Then the Pharisees went out and laid plans to trap him in his words. They sent their disciples to him along with the Herodians. “Teacher,” they said, “we know that you are a man of integrity and that you teach the way of God in accordance with the truth. You aren’t swayed by others, because you pay no attention to who they are. Tell us then, what is your opinion? Is it right to pay the imperial tax to Caesar or not?”
But Jesus, knowing their evil intent, said, “You hypocrites, why are you trying to trap me? Show me the coin used for paying the tax.” They brought him a denarius, and he asked them, “Whose image is this? And whose inscription?”
“Caesar’s,” they replied.
Then he said to them, “So give back to Caesar what is Caesar’s, and to God what is God’s.”
When they heard this, they were amazed. So they left him and went away.
The Pharisees with the question to Jesus in this passage were trying to entrap him. They were hoping that we would say that it was not “right to pay the imperial tax to Caesar” so that the Romans would in essence take care of their dirt work by killing this annoying heretic. However, Jesus’ reply turned their attempt at entrapment on its head, because he asked them whose picture and inscription was on the coin and of course they replied Caesars. And Jesus’ response to this answer is the crux of this passage, “So give back to Caesar what is Caesar’s, and to God what is God’s”. Jesus in essence here is telling the Pharisees and us that is right to obey the laws and ordinances of the government of the day since that is what is due to them, but if those laws and ordinances run contrary to God’s law then we are to obey God’s law because that is what is due to him. We must remember that our governments have all been appointed by God. In fact, Paul wrote these words to the Roman church and to us:
Let everyone be subject to the governing authorities, for there is no authority except that which God has established. The authorities that exist have been established by God. Consequently, whoever rebels against the authority is rebelling against what God has instituted, and those who do so will bring judgment on themselves. For rulers hold no terror for those who do right, but for those who do wrong. Do you want to be free from fear of the one in authority? Then do what is right and you will be commended. For the one in authority is God’s servant for your good. But if you do wrong, be afraid, for rulers do not bear the sword for no reason. They are God’s servants, agents of wrath to bring punishment on the wrongdoer. Therefore, it is necessary to submit to the authorities, not only because of possible punishment but also as a matter of conscience.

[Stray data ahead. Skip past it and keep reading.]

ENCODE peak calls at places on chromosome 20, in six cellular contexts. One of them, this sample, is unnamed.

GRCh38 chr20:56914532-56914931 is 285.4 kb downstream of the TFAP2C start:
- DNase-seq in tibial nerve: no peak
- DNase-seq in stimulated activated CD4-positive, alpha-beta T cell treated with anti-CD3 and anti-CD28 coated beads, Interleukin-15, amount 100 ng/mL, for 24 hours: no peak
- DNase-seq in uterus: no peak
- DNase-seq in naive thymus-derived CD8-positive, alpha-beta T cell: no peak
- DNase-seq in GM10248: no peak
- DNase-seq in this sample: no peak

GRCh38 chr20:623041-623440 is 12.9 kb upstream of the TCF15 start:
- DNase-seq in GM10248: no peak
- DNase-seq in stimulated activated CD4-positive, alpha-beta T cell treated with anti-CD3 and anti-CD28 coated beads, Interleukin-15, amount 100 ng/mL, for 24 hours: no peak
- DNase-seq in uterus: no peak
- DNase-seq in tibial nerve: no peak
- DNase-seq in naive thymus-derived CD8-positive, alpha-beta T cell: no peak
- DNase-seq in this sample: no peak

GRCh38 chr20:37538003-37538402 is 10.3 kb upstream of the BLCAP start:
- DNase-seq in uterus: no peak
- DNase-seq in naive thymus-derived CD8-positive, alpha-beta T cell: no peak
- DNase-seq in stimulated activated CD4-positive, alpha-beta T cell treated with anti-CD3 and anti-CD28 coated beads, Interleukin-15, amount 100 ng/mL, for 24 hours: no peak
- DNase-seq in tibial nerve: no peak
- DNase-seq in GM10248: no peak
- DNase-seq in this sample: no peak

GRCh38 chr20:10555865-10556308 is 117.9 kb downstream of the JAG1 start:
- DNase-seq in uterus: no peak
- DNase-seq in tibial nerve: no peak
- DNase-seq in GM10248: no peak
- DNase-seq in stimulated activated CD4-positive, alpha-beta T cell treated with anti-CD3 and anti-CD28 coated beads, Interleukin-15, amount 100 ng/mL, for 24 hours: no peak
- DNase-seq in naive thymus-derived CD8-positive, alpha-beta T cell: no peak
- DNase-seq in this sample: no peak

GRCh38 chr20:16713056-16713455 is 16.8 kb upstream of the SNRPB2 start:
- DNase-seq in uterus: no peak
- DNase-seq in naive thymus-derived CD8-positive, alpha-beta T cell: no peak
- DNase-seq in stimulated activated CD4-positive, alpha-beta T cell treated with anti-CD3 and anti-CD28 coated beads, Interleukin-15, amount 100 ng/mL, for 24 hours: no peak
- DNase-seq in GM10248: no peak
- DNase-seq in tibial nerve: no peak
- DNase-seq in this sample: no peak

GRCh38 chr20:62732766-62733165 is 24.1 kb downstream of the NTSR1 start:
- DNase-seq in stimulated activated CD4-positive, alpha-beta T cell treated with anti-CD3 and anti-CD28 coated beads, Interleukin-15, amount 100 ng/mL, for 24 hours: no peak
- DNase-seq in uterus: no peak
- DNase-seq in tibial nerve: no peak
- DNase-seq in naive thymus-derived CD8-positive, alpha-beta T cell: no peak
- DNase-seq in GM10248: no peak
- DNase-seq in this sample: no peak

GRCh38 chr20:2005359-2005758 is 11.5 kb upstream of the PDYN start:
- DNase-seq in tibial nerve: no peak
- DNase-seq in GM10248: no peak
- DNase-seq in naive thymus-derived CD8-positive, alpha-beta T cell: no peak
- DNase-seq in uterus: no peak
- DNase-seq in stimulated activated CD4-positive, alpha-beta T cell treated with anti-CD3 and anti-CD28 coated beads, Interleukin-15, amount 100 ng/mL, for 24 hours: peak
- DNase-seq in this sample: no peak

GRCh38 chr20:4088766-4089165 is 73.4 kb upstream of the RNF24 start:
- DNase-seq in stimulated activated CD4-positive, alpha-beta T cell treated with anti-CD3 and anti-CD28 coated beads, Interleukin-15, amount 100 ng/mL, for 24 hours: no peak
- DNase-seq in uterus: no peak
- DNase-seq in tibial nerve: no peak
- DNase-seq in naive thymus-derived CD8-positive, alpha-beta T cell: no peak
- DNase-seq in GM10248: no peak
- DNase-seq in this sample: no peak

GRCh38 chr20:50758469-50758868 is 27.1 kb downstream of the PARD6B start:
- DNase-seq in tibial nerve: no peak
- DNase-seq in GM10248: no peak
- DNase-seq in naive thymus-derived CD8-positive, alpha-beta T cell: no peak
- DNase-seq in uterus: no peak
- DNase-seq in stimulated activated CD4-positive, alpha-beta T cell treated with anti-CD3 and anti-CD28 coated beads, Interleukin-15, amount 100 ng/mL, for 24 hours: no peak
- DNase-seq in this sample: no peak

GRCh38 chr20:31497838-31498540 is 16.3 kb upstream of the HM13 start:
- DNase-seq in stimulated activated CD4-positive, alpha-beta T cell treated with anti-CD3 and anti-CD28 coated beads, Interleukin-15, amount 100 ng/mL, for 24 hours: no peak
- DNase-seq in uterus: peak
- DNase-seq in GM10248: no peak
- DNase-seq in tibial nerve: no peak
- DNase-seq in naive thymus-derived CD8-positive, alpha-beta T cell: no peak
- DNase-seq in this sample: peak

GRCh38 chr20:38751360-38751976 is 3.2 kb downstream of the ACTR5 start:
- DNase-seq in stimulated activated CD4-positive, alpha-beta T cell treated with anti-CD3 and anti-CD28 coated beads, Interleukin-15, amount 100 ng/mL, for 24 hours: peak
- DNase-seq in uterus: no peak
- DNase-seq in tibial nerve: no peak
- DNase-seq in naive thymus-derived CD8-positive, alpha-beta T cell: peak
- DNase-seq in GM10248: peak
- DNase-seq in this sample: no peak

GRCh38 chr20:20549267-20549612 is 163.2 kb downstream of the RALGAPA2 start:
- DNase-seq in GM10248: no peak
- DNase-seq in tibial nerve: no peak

This is also why you pay taxes, for the authorities are God’s servants, who give their full time to governing. Give to everyone what you owe them: If you owe taxes, pay taxes; if revenue, then revenue; if respect, then respect; if honor, then honor. Romans 13:1-7
God commands Christians to respect and obey those in government as an institution established by God. He has instituted governments because in an ungodly and disorderly world people need certain restraints to protect them from the chaos and lawlessness that is a natural result of sin. The civil government, just like all of life, is subject to God’s law. God has determined that governments should be agents of justice that restrain evil by punishing offenders and protecting the good in society. Paul describes government as it should be. When it abandons its proper function, however, it ceases to operate according to God’s purposes. For example, when government requires something contrary to God’s Word, Christians must obey God rather than other humans. Yet, even when government officials themselves are not following God, Christians, in most cases, are still require to handle themselves graciously and respectfully toward their leaders. Paul demonstrated this behavior in many direct encounters with government and religious leaders, as did Jesus. And it is the duty of all Christians to pray for those in authority. This is how we as Christians are to interact with our governments on a day to day basis.
Tomorrow’s Bible Readings:
Exodus 17:8-19:15, Matthew 22:34-23:12, Psalm 27:7-14 and Proverbs 6:27-35